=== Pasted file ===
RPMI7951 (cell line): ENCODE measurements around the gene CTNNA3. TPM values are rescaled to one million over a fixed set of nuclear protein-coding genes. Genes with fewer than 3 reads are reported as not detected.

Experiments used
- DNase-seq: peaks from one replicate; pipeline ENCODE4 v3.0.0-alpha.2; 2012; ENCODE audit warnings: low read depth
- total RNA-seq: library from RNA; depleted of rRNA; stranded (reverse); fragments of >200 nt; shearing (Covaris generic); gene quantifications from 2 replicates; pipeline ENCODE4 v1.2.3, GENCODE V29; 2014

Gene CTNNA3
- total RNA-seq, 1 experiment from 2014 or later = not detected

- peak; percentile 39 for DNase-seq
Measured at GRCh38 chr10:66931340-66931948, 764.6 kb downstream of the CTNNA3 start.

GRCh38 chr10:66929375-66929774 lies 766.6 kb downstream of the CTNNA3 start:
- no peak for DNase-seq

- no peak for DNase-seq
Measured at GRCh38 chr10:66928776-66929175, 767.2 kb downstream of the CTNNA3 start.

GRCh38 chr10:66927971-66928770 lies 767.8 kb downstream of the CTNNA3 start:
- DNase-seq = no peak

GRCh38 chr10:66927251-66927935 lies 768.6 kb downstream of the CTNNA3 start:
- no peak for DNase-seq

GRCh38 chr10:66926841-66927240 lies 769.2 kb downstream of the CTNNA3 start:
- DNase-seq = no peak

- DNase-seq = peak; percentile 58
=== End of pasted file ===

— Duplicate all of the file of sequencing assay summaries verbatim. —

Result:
RPMI7951 (cell line): ENCODE measurements around the gene CTNNA3. TPM values are rescaled to one million over a fixed set of nuclear protein-coding genes. Genes with fewer than 3 reads are reported as not detected.

Experiments used
- DNase-seq: peaks from one replicate; pipeline ENCODE4 v3.0.0-alpha.2; 2012; ENCODE audit warnings: low read depth
- total RNA-seq: library from RNA; depleted of rRNA; stranded (reverse); fragments of >200 nt; shearing (Covaris generic); gene quantifications from 2 replicates; pipeline ENCODE4 v1.2.3, GENCODE V29; 2014

Gene CTNNA3
- total RNA-seq, 1 experiment from 2014 or later = not detected

- peak; percentile 39 for DNase-seq
Measured at GRCh38 chr10:66931340-66931948, 764.6 kb downstream of the CTNNA3 start.

GRCh38 chr10:66929375-66929774 lies 766.6 kb downstream of the CTNNA3 start:
- no peak for DNase-seq

- no peak for DNase-seq
Measured at GRCh38 chr10:66928776-66929175, 767.2 kb downstream of the CTNNA3 start.

GRCh38 chr10:66927971-66928770 lies 767.8 kb downstream of the CTNNA3 start:
- DNase-seq = no peak

GRCh38 chr10:66927251-66927935 lies 768.6 kb downstream of the CTNNA3 start:
- no peak for DNase-seq

GRCh38 chr10:66926841-66927240 lies 769.2 kb downstream of the CTNNA3 start:
- DNase-seq = no peak

- DNase-seq = peak; percentile 58